Significance out of Insignificance Things - Mackenzie Martin

When does a pen bring more value to someone than being just a way of communication? Sometimes significance lies in insignificant things. Writers for this blog series have chosen to write about objects that seem insignificant, but to them, hold great value. At the end of this blog series we will be creating a mosaic piece of all the images the writers provide. Thereby creating significance out of insignificant things.

By Mackenzie Martin

As someone who grew up moving every couple of years, I became accustomed to losing things. With every move and new place, there were broken items, lost items, and items that we threw away before even leaving. We continuously downsized and I learned well the art of holding things loosely and not becoming attached to objects that could be broken, stolen, thrown away or otherwise destroyed. If you ask me, that is a very useful skillset to have in our materialistic society that measures wealth of life with quality of items more often than not.

I have learned to love more the behaviors and patterns people exhibit, rather than what it is that they have to offer me. That being said, sometimes the patterns people have are in fact the same as what they give to you. My Great-Grandma Marj was a woman of habits and patterns in the years of her life that I was fortunate enough to have known her. She loved computers, puzzles, and her family immeasurably. She also loved to send cards. Without fail, I would receive a card every birthday and every Christmas. These cards were almost always ones that she printed off on nice paper after personalizing them herself online and she always signed them “Gramma Marj,” these cards also frequently included a check to be deposited into a college savings account that my parents had set up practically the day I was born.

Other than consistently helping to fund my college education, my Grandma also regularly encouraged me in whatever it was I wanted to do at the time. When I spent years of my life doing theater, she was overjoyed that “maybe we’ll have an actress in the family” and when I gave up on that to move onto other things, she encouraged me again, asking only that I would at least send her a recording of myself singing to her.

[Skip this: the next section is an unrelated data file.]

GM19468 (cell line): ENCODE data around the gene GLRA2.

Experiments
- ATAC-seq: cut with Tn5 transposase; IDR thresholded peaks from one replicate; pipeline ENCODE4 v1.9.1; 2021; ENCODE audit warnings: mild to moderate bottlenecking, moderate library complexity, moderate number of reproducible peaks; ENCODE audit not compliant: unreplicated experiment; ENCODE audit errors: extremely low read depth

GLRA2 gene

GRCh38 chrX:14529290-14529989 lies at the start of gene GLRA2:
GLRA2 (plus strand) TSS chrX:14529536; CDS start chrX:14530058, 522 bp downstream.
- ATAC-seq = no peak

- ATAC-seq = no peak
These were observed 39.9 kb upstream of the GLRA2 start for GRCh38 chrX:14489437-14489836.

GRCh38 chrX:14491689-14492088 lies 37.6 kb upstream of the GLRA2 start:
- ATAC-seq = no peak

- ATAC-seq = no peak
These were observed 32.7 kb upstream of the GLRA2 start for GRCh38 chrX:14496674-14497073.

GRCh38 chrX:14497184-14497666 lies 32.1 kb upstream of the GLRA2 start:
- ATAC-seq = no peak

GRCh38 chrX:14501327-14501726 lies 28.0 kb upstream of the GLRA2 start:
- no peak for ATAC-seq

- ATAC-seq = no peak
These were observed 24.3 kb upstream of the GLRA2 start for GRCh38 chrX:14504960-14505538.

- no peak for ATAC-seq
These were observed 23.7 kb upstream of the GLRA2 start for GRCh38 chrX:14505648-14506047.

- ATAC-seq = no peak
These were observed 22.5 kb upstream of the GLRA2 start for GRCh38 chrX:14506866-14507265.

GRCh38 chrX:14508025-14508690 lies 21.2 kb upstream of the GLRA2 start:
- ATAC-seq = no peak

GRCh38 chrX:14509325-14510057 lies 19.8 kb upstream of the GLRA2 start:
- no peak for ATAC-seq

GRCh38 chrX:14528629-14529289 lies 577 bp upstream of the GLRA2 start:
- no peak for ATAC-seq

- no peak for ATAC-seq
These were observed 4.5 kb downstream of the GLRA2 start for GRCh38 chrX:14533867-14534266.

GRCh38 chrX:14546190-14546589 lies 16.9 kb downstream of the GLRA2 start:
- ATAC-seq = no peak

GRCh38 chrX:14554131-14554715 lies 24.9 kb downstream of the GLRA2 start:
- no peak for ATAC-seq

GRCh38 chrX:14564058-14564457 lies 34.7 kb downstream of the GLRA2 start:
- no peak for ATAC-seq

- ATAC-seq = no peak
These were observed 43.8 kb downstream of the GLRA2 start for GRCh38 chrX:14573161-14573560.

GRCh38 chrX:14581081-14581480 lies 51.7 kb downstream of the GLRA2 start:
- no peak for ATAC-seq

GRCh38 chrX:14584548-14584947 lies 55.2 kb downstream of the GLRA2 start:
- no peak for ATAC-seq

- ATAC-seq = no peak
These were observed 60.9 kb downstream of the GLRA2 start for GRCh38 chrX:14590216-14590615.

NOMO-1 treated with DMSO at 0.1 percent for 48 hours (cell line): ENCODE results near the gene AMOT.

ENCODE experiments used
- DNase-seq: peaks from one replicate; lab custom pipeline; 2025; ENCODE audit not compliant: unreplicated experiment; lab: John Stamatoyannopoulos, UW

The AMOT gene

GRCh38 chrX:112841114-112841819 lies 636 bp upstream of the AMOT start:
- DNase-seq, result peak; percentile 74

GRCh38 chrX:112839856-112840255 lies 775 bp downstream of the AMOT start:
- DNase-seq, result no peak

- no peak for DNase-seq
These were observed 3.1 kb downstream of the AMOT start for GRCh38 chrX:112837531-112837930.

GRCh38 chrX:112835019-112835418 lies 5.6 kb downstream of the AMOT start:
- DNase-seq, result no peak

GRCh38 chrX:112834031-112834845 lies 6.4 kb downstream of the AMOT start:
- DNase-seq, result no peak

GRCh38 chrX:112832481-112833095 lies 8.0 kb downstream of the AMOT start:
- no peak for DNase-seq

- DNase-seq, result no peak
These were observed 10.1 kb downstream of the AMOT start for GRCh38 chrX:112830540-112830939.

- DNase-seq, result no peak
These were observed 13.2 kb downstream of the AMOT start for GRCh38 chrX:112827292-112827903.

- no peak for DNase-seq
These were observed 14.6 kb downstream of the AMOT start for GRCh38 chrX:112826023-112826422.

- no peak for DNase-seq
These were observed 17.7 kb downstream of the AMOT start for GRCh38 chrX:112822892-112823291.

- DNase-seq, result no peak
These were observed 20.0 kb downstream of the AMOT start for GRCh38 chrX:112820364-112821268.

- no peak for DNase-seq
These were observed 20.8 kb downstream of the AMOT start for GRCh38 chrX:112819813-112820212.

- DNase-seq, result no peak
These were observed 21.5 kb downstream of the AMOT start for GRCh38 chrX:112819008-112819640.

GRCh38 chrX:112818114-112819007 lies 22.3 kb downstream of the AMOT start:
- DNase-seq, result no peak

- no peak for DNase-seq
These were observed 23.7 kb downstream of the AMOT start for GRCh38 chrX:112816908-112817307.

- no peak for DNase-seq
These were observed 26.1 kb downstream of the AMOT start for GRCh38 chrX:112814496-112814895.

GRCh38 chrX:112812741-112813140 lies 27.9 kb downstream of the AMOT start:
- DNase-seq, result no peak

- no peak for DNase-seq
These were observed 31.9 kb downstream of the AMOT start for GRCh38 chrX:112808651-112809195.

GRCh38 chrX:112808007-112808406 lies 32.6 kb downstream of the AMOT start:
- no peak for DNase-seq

During my senior year of high school, Grandma Marj got sick, really sick. She was once again diagnosed with cancer, but this time it was worse and we did not know how much longer we would have her around. The following summer, my family and I flew out to Georgia to visit her (and the rest of our Georgia family) and she was small, and seemed frail in a way I had never imagined. But she was as fiery as ever, just more tired than usual. We spent the week with her working on the 5000 piece puzzle we had given her for her birthday the previous June and I spent my eighteenth birthday sitting in her room talking with her and eating cake by her side.

Fast forward to a month later when I moved up to Seattle to start school, the first piece of mail I received from anyone was a card from Grandma Marj, shortly after getting to school in late September. The card was simple, printed on fancy paper, and signed “Gramma Marj” as usual. She was excited for me and proud of me for going to a university and leaving the comfort of home and she marked the occasion with a card. This was the last card I ever received from her as she passed away three weeks later and it is a card I will never, ever get rid of.

While others may see it as a card in the bottom of a letterbox I keep in my room, I see it as the greatest gift and one of my most cared for possessions. To me, it is a symbol of my grandma who was, undeniably, one of the smartest, strongest, sassiest, and loving women I have ever known. She had her patterns and habits, her quirks and intricacies and this simple, unexpected card is a testament of the person she was to me in the time we shared the earth.